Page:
Industry Voices

Securing 5G against 21st century threats

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David Williams, founder, chairman and CEO of Arqit, examines the reality of 5G’s vulnerabilities and how telcos can protect against them

The telecoms world is transforming, with new technologies like 5G and future network architectures such as Open RAN (radio access network) being rolled out across the world to connect mobile subscribers and billions of internet-of-things (IoT) devices. By 2025, in excess of 70% of 5G revenue is forecast to come from enterprise applications rather than consumer usage, according to Omdia’s Telco and AI Automation report (December, 2020).

5G’s security challenges

While 5G networks enable the introduction of new services across multiple industries, the National Cyber Security Centre UK has acknowledged they increase attack surfaces.

Legacy 2G, 3G and 4G networks were modelled on hierarchical trust. It is different in 5G, where the network between the uSIM/eSIM on the subscriber end and the unified data management (UDM) in the core is untrusted, with services running on private and public cloud.

As commercial demand for 5G ramps up, and it is used for connecting critical services, especially in the automotive, smart city, healthcare and public safety sectors, end-to-end security remains a prerequisite to running critical applications. However, the rapid deployment of consumer 5G has left some obvious holes in the solution’s security barriers. We have observed the following as causes for concern.

5G networks will use cloud native SDN (software defined networking) technology and the scale of edge computing is now rising exponentially. This edge computing facilitates a dramatic improvement in service capability in areas like artificial intelligence at the edge. However, the expansion of the edge also increases the cyberattack surface, and while 5G is more secure than 4G, it is a communication architected progression, not a security anchored effort. 5G specifications fall short of improving the security of data at rest or the infrastructure chain in this new edge compute cloud. This security weakness will be compounded by the explosion of IoT devices and sensors. Companies building sensor-based solutions are already realising that the very small flash memories built into such sensors are simply unable to run PQAs (post-quantum algorithms) because of their high computational burdens. The growth in a new edge architecture expands the target space for cyber threats without a commensurate set of defences.

5G initially is being rolled out in non-standalone access (NSA) mode. This requires interaction between the high-risk vendor (HRV) supplying 2G, 3G and 4G network elements and the non-HRVs supplying the 5G elements. This interaction needs to be secured.

5G is positioned to implement open network architecture which involves disaggregating the software and the hardware in the RAN and opening of interfaces for meeting the requirements for the supply chain diversification. As identified in an EU report, Cybersecurity of 5G networks, combining devices from diverse suppliers increases security risks in the network.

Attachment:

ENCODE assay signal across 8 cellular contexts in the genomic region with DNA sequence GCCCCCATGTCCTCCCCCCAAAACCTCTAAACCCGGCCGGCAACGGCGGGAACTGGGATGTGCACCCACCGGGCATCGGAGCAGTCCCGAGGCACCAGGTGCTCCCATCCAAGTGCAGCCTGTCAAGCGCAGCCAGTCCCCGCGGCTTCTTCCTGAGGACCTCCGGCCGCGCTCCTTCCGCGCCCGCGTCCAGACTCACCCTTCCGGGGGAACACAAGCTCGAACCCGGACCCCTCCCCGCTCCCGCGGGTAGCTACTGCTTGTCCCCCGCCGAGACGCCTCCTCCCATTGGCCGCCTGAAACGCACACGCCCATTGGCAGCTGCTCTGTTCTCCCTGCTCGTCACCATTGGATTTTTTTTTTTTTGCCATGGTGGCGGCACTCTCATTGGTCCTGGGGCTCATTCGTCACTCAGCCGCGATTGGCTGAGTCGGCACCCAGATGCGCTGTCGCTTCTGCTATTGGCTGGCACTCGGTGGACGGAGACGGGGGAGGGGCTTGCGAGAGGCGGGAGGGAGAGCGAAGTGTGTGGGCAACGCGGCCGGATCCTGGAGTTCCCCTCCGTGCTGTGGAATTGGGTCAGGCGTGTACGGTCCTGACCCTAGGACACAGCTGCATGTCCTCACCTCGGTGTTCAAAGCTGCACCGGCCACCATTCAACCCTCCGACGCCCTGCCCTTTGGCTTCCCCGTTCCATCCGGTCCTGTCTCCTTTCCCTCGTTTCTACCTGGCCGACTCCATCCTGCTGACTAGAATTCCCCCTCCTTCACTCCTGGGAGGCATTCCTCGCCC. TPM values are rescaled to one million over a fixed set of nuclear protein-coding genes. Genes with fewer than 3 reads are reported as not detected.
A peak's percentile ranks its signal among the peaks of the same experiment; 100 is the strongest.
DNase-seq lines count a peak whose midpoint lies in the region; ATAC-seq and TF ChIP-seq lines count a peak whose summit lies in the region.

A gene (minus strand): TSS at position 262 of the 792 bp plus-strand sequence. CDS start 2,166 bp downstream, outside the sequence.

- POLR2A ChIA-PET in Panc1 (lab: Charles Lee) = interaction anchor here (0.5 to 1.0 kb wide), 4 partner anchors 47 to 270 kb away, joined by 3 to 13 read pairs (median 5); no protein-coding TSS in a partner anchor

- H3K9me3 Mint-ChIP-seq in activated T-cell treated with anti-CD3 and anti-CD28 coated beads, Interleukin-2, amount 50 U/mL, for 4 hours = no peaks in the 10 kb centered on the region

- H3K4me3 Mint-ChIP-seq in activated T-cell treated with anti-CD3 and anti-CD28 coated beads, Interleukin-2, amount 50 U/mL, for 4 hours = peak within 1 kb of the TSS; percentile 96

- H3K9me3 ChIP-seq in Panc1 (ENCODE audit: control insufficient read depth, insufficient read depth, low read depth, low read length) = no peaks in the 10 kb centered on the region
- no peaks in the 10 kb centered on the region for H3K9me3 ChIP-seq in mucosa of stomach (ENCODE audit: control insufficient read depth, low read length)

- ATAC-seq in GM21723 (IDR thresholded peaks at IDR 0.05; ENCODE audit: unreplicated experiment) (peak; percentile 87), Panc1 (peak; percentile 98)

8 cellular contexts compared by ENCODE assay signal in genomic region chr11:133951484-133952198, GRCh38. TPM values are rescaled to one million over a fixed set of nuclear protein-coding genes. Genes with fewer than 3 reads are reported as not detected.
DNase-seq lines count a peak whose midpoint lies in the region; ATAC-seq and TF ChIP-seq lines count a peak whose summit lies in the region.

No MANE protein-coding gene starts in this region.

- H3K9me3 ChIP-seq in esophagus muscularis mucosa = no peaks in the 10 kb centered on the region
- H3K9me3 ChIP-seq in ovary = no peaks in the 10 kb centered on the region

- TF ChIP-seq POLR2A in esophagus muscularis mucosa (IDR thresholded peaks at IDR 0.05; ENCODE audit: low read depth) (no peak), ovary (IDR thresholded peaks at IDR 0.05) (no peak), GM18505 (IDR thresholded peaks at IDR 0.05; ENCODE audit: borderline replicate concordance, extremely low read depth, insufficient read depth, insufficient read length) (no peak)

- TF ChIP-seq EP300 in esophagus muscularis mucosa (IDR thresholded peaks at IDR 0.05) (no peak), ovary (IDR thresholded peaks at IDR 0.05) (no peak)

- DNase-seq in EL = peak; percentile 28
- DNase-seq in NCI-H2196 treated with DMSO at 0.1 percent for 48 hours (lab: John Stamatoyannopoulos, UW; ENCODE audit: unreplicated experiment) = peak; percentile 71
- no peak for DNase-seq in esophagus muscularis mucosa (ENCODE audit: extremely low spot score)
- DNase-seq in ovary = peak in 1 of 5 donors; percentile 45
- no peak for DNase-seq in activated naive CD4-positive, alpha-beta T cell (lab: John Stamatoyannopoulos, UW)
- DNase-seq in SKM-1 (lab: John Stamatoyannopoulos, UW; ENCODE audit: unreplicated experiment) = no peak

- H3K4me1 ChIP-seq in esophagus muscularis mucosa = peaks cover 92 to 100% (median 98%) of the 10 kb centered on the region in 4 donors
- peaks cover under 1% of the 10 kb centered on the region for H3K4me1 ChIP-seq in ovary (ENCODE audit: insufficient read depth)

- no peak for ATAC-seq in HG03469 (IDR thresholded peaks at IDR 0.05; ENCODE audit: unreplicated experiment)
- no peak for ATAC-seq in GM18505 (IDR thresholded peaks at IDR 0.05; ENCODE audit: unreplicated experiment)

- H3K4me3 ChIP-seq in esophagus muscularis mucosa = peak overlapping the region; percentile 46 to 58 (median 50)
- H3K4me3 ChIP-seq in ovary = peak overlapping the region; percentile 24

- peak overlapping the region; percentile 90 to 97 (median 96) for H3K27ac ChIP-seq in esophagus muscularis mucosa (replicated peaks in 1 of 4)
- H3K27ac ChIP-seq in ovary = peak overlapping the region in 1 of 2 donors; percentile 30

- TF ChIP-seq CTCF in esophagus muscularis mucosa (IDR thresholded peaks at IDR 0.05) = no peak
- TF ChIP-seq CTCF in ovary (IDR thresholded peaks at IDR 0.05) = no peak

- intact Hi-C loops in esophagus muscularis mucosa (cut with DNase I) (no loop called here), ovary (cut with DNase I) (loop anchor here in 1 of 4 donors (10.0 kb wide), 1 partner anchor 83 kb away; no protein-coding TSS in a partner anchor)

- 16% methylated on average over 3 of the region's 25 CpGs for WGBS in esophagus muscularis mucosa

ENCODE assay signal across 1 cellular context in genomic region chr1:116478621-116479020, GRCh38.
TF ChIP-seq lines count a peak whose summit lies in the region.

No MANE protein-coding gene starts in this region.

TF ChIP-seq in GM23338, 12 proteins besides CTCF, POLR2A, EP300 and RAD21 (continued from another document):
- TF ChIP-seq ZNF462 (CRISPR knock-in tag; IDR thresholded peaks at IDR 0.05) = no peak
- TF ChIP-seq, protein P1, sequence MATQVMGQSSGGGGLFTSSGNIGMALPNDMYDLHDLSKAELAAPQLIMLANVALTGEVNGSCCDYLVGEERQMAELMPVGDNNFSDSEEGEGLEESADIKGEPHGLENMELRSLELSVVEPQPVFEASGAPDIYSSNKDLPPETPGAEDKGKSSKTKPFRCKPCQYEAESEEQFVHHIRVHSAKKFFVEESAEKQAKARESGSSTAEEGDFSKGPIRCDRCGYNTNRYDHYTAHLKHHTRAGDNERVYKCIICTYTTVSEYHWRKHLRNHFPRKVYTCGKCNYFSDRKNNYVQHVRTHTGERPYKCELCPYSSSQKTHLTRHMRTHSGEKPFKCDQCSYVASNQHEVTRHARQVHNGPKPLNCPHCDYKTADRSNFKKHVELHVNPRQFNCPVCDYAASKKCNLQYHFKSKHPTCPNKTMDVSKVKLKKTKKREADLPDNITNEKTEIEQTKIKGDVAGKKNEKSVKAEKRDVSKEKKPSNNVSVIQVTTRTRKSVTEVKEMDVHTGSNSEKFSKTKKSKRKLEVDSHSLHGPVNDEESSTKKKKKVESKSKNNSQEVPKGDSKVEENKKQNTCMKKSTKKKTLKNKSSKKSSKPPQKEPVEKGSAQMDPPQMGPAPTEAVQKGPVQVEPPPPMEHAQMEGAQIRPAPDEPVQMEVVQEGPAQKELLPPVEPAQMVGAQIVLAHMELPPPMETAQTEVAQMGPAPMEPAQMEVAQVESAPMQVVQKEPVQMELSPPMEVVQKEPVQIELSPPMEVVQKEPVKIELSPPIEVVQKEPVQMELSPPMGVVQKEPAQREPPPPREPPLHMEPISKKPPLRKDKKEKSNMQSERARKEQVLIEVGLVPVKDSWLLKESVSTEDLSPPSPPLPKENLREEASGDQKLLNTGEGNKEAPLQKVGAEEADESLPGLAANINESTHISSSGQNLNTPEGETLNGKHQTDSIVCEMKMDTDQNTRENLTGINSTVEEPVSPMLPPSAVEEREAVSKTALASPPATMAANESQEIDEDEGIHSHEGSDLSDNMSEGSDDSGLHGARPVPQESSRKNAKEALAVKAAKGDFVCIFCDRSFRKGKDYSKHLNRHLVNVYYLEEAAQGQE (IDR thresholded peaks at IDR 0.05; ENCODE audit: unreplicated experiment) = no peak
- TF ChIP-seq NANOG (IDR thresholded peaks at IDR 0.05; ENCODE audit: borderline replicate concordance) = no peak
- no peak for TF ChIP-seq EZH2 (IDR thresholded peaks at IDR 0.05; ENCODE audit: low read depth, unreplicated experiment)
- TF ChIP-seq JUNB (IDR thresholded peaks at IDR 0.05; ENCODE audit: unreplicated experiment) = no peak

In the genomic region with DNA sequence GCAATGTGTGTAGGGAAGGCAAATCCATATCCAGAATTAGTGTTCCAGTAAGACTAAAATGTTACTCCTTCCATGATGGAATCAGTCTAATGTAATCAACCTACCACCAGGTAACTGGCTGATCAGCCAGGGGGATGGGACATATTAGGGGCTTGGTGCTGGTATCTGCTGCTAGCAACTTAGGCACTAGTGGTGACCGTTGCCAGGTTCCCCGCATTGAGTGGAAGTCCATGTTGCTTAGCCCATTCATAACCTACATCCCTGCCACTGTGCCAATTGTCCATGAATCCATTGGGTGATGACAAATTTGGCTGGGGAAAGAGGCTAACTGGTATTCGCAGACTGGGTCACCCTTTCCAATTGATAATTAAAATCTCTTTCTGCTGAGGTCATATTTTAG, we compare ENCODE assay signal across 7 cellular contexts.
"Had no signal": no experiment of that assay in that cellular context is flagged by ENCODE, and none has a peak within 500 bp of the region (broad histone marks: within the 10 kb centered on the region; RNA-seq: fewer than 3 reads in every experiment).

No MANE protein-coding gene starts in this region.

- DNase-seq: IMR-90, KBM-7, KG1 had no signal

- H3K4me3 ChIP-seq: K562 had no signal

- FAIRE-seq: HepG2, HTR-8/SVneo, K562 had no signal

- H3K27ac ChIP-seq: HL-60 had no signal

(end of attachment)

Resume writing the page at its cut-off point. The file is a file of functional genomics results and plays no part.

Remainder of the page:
The security for open networks is still being defined and will take time for vendors to implement them.

As it is introduced in many 5G networks globally, operators hope that Open RAN will be more flexible and cheaper. But what about security? To make building blocks interoperable, Open RAN comes with new interfaces, with often unclear security properties. Open RAN also adds complex IT technologies, which come with their own security issues. Many components are run on Linux in virtual machines or Docker containers on top of Kubernetes, adding multiple layers of possible threat risk.

As private 5G rollouts are gaining momentum in enabling enterprise-critical Industry 4.0 use cases, the security of seamless mobility between private and public networks for users is being challenged and requires attention. Private networks in UK do not fall under the government’s Telecom Security Regulations, leaving them vulnerable to security compromises.

How can we secure 5G?

The solution to these security issues resides in the power of symmetric encryption. This is an alternative for network security that addresses the shortcomings of public key infrastructure (PKI) – the most common current encryption standard – and delivers a host of new benefits to customers. It also offers protection against attacks from quantum computers. Using a cloud-based symmetric key platform means it is easy to scale and allows customers to concentrate on security outcomes. Enabling the generation of symmetric keys at end points using only symmetric cryptography also completely removes the mathematical attack vectors in existing methods.

As 5G networks using an open ecosystem for RAN and Core are rolled out across the world with services moved into the cloud and enterprises handling billions of IoT devices, it is time to redefine the way we implement security in telecom networks.

The rigid PKI system with asymmetric keys needs to be replaced by a dynamic light-touch symmetric key agreement process. Without stronger, simpler encryption, these networks are all compromised.

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